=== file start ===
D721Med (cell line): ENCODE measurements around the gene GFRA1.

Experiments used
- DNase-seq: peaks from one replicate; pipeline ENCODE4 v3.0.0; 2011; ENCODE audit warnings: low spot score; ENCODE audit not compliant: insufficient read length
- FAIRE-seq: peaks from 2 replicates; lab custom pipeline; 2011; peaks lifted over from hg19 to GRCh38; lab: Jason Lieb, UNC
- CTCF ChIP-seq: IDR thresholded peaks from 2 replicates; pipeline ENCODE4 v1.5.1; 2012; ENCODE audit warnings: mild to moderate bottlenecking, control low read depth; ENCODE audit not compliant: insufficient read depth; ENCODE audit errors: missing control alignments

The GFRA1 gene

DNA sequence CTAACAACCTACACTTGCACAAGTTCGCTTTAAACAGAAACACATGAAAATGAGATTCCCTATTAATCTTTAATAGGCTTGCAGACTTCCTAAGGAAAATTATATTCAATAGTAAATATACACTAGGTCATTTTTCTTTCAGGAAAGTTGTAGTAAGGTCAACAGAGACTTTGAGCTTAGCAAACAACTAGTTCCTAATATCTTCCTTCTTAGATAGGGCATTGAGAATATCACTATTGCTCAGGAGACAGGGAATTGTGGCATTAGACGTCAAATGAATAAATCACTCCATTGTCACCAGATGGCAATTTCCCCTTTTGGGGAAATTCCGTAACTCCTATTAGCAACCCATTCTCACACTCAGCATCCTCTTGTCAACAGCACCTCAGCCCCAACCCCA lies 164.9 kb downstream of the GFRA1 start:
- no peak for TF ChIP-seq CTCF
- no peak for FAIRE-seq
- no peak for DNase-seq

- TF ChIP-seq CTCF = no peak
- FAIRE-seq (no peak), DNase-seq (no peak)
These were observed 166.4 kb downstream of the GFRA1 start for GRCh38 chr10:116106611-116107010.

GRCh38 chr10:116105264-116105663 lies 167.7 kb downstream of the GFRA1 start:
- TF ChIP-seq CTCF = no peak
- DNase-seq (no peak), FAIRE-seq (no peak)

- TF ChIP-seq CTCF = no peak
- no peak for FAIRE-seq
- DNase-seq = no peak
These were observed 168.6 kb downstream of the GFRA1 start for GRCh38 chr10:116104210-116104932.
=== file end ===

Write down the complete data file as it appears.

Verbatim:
D721Med (cell line): ENCODE measurements around the gene GFRA1.

Experiments used
- DNase-seq: peaks from one replicate; pipeline ENCODE4 v3.0.0; 2011; ENCODE audit warnings: low spot score; ENCODE audit not compliant: insufficient read length
- FAIRE-seq: peaks from 2 replicates; lab custom pipeline; 2011; peaks lifted over from hg19 to GRCh38; lab: Jason Lieb, UNC
- CTCF ChIP-seq: IDR thresholded peaks from 2 replicates; pipeline ENCODE4 v1.5.1; 2012; ENCODE audit warnings: mild to moderate bottlenecking, control low read depth; ENCODE audit not compliant: insufficient read depth; ENCODE audit errors: missing control alignments

The GFRA1 gene

DNA sequence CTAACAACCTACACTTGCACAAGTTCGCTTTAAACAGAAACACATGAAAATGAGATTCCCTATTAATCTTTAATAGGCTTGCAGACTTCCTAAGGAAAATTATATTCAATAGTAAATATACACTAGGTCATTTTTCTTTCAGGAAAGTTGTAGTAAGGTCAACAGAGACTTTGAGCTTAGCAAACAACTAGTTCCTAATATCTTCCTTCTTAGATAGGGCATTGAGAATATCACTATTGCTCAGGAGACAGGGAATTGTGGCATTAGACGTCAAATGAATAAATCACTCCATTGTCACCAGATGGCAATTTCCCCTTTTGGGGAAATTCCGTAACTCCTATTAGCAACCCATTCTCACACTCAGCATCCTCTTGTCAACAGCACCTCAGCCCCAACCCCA lies 164.9 kb downstream of the GFRA1 start:
- no peak for TF ChIP-seq CTCF
- no peak for FAIRE-seq
- no peak for DNase-seq

- TF ChIP-seq CTCF = no peak
- FAIRE-seq (no peak), DNase-seq (no peak)
These were observed 166.4 kb downstream of the GFRA1 start for GRCh38 chr10:116106611-116107010.

GRCh38 chr10:116105264-116105663 lies 167.7 kb downstream of the GFRA1 start:
- TF ChIP-seq CTCF = no peak
- DNase-seq (no peak), FAIRE-seq (no peak)

- TF ChIP-seq CTCF = no peak
- no peak for FAIRE-seq
- DNase-seq = no peak
These were observed 168.6 kb downstream of the GFRA1 start for GRCh38 chr10:116104210-116104932.